A possible test for the hypothesis is offered by measuring soil production at extreme, steep settings in high, active mountains where catchment-wide rates are beyond our proposed SPlimit. If a universal value for SPlimit is valid, then measured SP would not exceed this SPlimit, despite catchment-wide rates that reflect rapid erosion. To our knowledge, two studies have been performed that allow such a test. In the first, soil-mantled hillslopes were measured in the steep Swiss Central Alps, where catchment-wide denudation rates range from 200 to 1200 t km−2 yr−1 (Norton et al., 2010). Soils sampled from 20 to 35° slopes had an average soil thickness of 50 cm. Measured soil production rates were relatively constant across basins, even those undergoing rapid erosion, and ranged between 60 and 270 t km−2 yr−1 (Fig. 4). This work suggested that even in a fast-eroding mountain belt, steep locations that are soil-covered are relatively slowly eroding. A different picture was obtained in the San Gabriel Mountains (Heimsath et al., 2012), as already discussed, where SP was measured in thin (0 to 30 cm), coarse-grained soils at a similar range of slope gradients (12 to 38°). Here, the authors reported soil production rates within catchments where average denudation had a similar range to the Alps (Fig. 4). Out of the measured 57 rates, 11 exceed the catchment denudation rate measured at these sites, and reach 1300 t km−2 yr−1. Hence only the Alps setting suggested a fixed limit to the rate of soil production. We have no conclusive explanation for these contrasting results. The thickness of Alpine soils was on average higher, but not significantly enough to explain the large difference in soil production rates (e.g., as would be predicted in Fig. 1b). For the San Gabriel case, it is possible that in such landslide-prone settings, the temporal steady state necessary to infer a matched rate of soil production is lacking; however, this is difficult to test for.

Fig. 4

Comparison of soil production rates with associated denudation rates in catchments in high, steep mountain belts. Two studies allow direct comparison between denudation rates of local soils and their rapidly eroding catchment averages: the Central Alps (grey squares, Goms, Switzerland; Norton et al., 2010) and the San Gabriel Mountains, California (white diamonds; Heimsath et al., 2012). San Gabriel catchment rates were taken from Fig. 4b in Heimsath et al. (2012). The diagonal black line is the 1:1 line. Alpine soils are produced slower than the average catchments erode (suggesting a second, non-soil derived erosion processes contributing to river sediments), while some soil samples from the San Gabriel Mountains show SP exceeding the corresponding catchment rate.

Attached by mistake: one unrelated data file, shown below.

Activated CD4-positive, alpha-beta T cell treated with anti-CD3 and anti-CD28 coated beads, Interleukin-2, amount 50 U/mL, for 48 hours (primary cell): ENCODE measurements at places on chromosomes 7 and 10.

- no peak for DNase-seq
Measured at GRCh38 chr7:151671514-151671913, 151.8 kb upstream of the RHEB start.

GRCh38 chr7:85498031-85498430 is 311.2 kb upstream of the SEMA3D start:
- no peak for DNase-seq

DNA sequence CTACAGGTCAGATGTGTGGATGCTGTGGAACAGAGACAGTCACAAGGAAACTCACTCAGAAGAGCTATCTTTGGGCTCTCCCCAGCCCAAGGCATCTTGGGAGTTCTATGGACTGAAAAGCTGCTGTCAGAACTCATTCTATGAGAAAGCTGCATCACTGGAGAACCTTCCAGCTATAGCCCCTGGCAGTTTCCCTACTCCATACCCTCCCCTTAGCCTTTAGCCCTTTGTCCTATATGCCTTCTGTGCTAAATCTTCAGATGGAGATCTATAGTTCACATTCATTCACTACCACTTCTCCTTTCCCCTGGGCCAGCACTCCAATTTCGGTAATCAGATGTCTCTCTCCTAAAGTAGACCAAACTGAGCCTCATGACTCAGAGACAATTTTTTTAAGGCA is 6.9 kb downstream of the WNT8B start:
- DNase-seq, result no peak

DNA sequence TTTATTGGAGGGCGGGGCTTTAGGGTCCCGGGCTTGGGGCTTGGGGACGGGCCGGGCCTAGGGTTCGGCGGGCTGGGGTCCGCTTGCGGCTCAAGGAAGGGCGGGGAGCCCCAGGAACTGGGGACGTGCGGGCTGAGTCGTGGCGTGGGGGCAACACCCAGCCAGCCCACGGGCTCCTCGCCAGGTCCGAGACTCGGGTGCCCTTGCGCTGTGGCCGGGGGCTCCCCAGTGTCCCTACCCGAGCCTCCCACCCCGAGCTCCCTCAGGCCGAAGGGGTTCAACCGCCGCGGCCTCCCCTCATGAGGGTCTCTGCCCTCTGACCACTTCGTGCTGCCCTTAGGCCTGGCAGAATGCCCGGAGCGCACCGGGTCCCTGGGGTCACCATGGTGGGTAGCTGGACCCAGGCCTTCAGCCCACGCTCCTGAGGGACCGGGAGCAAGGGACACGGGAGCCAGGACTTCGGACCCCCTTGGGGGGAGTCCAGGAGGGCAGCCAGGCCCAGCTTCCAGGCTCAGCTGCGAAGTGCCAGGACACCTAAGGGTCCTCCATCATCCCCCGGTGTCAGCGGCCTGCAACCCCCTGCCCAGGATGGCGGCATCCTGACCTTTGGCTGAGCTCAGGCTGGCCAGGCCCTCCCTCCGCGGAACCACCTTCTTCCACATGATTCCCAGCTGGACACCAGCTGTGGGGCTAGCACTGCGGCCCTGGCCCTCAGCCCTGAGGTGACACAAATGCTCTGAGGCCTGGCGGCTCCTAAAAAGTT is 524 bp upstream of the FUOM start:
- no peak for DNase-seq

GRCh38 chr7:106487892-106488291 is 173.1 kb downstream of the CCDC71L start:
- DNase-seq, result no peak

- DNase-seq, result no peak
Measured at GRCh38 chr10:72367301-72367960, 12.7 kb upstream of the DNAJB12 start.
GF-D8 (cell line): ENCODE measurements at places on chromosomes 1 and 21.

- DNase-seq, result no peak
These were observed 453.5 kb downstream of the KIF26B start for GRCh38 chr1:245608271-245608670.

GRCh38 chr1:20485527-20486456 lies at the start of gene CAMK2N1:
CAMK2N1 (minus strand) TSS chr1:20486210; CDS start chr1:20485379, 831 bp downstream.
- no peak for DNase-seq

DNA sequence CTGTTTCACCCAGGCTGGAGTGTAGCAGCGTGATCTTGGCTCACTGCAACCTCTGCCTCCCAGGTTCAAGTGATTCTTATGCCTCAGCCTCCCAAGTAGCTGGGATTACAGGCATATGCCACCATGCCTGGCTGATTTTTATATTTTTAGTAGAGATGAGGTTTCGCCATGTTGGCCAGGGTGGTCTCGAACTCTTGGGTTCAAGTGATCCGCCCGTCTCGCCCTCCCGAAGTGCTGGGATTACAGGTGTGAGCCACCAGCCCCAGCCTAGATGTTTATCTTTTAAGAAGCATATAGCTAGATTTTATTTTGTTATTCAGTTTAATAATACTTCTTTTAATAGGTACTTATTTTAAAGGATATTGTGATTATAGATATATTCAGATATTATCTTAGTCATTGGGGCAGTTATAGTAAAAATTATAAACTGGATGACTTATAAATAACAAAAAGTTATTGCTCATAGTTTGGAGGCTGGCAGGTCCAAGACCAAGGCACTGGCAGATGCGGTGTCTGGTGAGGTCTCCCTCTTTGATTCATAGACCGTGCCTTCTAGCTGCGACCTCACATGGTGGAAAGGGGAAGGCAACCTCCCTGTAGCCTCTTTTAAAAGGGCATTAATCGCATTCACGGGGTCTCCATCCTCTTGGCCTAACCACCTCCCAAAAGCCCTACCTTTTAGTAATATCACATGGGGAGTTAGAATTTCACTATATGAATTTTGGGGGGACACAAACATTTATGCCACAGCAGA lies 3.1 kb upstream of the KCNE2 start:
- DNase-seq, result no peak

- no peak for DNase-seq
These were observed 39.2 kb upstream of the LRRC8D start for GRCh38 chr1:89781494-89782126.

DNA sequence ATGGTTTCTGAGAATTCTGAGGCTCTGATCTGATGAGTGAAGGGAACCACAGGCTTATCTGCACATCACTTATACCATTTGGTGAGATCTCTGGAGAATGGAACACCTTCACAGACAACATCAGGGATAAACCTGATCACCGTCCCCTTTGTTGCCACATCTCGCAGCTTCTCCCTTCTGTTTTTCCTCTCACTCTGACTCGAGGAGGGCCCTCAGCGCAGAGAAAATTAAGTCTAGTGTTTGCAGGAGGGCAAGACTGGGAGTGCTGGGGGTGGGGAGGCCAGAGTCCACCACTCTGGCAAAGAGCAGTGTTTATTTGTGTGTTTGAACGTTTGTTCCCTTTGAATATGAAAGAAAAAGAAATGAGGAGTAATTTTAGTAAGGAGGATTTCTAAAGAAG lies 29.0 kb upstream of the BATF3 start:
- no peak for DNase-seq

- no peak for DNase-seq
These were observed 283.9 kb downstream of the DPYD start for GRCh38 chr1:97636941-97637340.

Comparaison des taux de production de sol avec les taux de dénudation associés, dans les hautes chaînes de montagnes aux reliefs escarpés. Deux études permettent de faire une comparaison directe entre les taux de dénudation à l’échelle du sol et les taux de dénudation à l’échelle du bassin versant : les Alpes centrales (carrés gris, Goms, en Suisse ; Norton et al., 2010) et les montagnes San Gabriel, en Californie (diamants blancs; Heimsath et al., 2012). Les taux à l’échelle du bassin versant pour les montagnes San Gabriel proviennent de la Fig. 4b de Heimsath et al. (2012). La diagonale noire est l’équiligne. Les sols alpins sont produits plus lentement que les bassins versants correspondants ne s’érodent (ce qui suggère l’existence d’un autre processus d’érosion fournissant des sédiments aux rivières, mais n’ayant pas lieu dans les sols), alors que les sols des montagnes San Gabriel ont des taux de production de sol qui dépassent les taux de dénudation à l’échelle du bassin versant.

Despite the inability of these two studies to identify a single global speed limit to soil production, the existence of soil production functions (Fig. 1b) at sites as diverse as slowly eroding arid deserts (Owen et al., 2011), hilly grasslands (Dixon et al., 2009b; Heimsath et al., 1999, 2001a, 2006), forests (Heimsath et al., 2001a), and mountainous slopes (Heimsath et al., 2012) suggest that site-specific limits for soil production exist. These limits may locally be modulated by rock strength or climate (e.g., Pelletier and Rasmussen, 2009). Furthermore, a critical finding at both settings detailed above is that the extent of soil cover decreases with increasing catchment-wide denudation rates. This correlation demonstrates the threshold character of soil cover in mountainous environments. Therefore, there is clear evidence that as erosion rates increase – regardless of whether patches of soil can keep pace locally with the catchment average – these soils become increasingly isolated as the land surface transitions to a bedrock mantle.

3.4 Limits to regolith production

Do these soil production limits translate directly to limits for regolith production, including saprolite? Though soils comprise only the upper portion of the regolith profile, the observation that the percentage of outcropping bedrock increases with catchment erosion rate (Heimsath et al., 2012; Norton et al., 2010) indicates that the thresholds for soil production apply to the entire regolith profile. It has been suggested that the inverse relationship between soil thickness and soil production (Fig. 1b) can also be extended to regolith production, such that the thickness of the weathering layer decreases with increasing erosion rates. However, evidence for a whole regolith-production function has only been shown very broadly when comparing a few regolith thicknesses globally (Hilley et al., 2010; Pelletier and Rasmussen, 2009). Dixon et al. (2012) found in the San Gabriel Mountains of California that as erosion rates increase in soil-mantled terrain, deeply weathered saprolite layers are lost. At sites where denudation rates exceed ∼250 t km−2 yr−1, soils directly overly bedrock. This rate therefore represents the local speed limit to saprolite formation, which is lower than the limit to soil production found by Heimsath et al. (2012) for these sites. This study indicates that at sufficiently high erosion rates, the bedrock weathering front occurs at the boundary of soil production. Therefore the upper limits to soil production apply to the entire regolith profile and are the same as the limits for regolith production.